A note in passing on issue number one: the native Americans were the first group that had some governmental help in giving them preferences many years ago, at a time when our govt was already recognizing how it had messed them over and as a way of trying to make things somewhat easier for them. I should at this point cite year and law but it is late and I would have to search about for the book. I will get it though if anyone wishes it. Write me at Postroad@hotmail.com if you would like the info. And please don't use my e-mail address for spam or pass it on to my ex wife.
posted by Postroad at 6:48 PM on March 26, 2001


As a white, you personally benefit from discrimination against blacks. That apparently doesn't bother you. no moral concerns... Doesn't that make you a racist?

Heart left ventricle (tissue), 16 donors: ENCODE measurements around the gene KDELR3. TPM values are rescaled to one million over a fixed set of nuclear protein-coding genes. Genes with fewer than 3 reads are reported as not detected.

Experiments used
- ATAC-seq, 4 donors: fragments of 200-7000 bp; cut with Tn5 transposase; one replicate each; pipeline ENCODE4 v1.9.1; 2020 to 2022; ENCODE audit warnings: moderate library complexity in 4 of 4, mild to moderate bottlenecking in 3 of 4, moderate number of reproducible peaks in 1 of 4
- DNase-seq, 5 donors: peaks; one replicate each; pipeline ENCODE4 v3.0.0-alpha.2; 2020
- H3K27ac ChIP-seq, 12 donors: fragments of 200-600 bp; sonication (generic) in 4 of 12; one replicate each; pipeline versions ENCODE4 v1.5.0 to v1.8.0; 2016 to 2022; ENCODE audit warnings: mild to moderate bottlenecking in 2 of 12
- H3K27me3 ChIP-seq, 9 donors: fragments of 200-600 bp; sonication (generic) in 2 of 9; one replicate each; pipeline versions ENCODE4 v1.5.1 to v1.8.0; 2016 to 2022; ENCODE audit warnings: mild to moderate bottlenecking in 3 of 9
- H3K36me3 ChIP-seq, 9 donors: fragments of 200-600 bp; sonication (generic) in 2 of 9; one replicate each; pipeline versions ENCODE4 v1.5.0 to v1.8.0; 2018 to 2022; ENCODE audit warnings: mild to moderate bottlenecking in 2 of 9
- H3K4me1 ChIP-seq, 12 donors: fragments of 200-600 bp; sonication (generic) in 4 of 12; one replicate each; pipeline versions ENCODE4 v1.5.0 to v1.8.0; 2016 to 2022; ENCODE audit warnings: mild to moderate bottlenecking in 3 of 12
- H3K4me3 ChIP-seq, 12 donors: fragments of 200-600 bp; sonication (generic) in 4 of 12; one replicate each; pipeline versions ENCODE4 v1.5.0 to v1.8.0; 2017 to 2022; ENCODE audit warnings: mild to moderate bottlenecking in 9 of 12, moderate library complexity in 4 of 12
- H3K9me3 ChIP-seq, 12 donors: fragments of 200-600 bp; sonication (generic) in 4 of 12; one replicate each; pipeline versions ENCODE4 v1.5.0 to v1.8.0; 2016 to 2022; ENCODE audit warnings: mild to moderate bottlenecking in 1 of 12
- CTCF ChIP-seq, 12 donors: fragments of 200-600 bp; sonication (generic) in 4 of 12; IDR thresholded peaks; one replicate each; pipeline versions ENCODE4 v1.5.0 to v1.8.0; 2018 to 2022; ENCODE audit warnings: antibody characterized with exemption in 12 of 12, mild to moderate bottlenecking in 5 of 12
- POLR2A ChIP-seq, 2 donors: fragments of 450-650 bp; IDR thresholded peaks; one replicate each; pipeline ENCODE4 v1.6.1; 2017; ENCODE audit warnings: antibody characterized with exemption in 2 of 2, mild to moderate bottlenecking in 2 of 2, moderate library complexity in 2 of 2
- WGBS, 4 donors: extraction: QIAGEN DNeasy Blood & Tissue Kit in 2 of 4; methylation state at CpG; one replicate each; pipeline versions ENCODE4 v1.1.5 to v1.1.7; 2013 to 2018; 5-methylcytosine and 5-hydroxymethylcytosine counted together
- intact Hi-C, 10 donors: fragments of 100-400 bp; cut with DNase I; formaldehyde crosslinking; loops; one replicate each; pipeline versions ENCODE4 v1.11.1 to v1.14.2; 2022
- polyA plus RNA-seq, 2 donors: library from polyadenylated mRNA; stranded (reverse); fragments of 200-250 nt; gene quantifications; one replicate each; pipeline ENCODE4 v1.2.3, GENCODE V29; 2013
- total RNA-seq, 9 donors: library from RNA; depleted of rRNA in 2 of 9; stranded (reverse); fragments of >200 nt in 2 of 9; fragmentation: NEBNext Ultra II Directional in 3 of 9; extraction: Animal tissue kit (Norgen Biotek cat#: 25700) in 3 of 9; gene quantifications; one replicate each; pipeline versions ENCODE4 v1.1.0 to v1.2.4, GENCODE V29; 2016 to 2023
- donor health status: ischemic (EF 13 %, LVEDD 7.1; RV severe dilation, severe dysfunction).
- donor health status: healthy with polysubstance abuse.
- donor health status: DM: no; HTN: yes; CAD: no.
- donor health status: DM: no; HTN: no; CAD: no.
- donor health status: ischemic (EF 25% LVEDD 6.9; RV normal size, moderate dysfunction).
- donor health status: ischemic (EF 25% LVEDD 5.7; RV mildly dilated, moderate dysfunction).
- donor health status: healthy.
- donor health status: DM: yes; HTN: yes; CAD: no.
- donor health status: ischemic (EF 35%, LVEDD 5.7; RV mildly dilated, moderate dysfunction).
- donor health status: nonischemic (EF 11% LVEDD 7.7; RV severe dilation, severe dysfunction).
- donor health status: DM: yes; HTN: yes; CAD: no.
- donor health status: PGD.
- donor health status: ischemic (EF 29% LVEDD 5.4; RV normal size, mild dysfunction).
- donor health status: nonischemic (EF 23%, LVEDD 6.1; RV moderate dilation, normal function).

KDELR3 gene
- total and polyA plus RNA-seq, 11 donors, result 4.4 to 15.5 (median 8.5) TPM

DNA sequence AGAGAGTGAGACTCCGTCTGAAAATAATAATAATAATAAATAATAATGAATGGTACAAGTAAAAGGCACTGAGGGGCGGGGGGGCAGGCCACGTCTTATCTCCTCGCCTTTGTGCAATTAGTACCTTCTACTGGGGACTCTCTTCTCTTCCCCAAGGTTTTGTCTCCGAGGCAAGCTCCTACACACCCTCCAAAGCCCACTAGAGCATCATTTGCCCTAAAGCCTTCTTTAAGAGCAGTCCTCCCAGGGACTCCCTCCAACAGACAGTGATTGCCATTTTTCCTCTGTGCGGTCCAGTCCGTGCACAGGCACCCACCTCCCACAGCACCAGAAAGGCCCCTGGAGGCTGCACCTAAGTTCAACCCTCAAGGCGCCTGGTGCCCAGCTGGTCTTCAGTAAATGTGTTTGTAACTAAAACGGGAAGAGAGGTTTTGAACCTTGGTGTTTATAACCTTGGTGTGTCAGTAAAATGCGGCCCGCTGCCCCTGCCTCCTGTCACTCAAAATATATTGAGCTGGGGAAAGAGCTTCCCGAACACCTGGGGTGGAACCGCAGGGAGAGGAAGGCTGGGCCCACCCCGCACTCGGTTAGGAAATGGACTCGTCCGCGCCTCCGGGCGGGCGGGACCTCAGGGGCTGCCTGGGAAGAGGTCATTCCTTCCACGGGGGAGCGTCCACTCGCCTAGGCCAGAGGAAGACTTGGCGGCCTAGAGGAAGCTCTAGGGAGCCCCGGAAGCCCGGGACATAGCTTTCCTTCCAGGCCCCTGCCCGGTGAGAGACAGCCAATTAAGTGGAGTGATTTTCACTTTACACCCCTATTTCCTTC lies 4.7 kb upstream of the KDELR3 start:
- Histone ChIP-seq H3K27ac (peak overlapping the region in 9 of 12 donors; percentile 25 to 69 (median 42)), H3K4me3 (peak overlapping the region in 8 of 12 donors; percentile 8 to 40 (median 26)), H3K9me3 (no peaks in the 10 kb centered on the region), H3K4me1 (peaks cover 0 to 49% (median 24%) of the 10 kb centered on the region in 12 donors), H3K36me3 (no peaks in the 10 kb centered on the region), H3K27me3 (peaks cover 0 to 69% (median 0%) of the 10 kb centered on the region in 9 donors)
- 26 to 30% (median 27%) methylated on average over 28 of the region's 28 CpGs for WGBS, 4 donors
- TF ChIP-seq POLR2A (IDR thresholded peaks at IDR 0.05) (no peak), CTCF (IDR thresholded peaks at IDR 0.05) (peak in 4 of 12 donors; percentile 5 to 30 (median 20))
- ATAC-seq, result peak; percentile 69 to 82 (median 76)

Sorry -- I don't control how other people react to me and I rarely know their motivations. If others treat me differently from how they'd treat a black man, that represents their shortcoming, not mine.
posted by kindall at 7:04 PM on March 26, 2001


So your answer to the obvious discrimination against blacks is (a) do nothing, and (b) proclaim that you are not racist

No, no, no. What I was suggesting is that Affirmative Action generates resentment and suspicion and in fact, encourages racism, and therefore it is a worse solution than doing nothing. Perhaps I'm wrong about that. Why don't we argue about the point I tried to make rather than something I didn't say?

how do you manage to slide out from under your moral responsibility to help level the playing-field?

Well, I think you're missing the point. What I said was that I don't think Affirmative Action is the best way to achieve our ultimate goal of reducing the effects of racism and ending discrimination. In fact, I think it can make those things worse. I'm not trying to slide out of any responsibility any more than you are by arguing for AA (without presenting any evidence that it works).